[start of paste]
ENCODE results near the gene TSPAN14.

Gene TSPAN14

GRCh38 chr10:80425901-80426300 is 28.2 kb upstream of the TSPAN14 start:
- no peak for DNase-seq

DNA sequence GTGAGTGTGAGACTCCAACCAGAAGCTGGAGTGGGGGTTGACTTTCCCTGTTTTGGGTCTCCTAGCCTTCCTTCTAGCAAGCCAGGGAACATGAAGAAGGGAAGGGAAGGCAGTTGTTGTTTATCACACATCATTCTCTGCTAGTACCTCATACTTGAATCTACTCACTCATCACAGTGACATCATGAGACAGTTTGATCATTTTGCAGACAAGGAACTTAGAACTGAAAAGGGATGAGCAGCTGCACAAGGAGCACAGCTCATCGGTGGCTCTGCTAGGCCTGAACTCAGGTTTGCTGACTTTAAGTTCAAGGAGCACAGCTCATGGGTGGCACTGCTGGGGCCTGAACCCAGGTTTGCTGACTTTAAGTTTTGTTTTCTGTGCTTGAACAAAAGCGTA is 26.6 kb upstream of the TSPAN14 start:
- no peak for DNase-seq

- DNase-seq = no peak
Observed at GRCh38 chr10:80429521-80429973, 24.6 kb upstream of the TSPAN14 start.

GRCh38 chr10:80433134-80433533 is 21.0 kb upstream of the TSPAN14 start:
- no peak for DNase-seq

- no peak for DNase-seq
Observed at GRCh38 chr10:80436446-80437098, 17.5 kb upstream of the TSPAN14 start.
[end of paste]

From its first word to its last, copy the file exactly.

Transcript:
ENCODE results near the gene TSPAN14.

Gene TSPAN14

GRCh38 chr10:80425901-80426300 is 28.2 kb upstream of the TSPAN14 start:
- no peak for DNase-seq

DNA sequence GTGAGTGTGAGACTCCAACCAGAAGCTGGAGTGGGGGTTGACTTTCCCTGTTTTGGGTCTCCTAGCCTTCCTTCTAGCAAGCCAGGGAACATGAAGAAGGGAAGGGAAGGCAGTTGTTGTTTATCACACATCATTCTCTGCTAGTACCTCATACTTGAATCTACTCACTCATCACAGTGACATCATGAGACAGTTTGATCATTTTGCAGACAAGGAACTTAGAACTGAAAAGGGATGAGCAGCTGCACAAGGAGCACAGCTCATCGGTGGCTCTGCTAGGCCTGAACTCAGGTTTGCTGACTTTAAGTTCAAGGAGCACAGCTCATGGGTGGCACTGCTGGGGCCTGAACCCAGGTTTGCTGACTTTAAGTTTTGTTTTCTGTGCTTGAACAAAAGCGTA is 26.6 kb upstream of the TSPAN14 start:
- no peak for DNase-seq

- DNase-seq = no peak
Observed at GRCh38 chr10:80429521-80429973, 24.6 kb upstream of the TSPAN14 start.

GRCh38 chr10:80433134-80433533 is 21.0 kb upstream of the TSPAN14 start:
- no peak for DNase-seq

- no peak for DNase-seq
Observed at GRCh38 chr10:80436446-80437098, 17.5 kb upstream of the TSPAN14 start.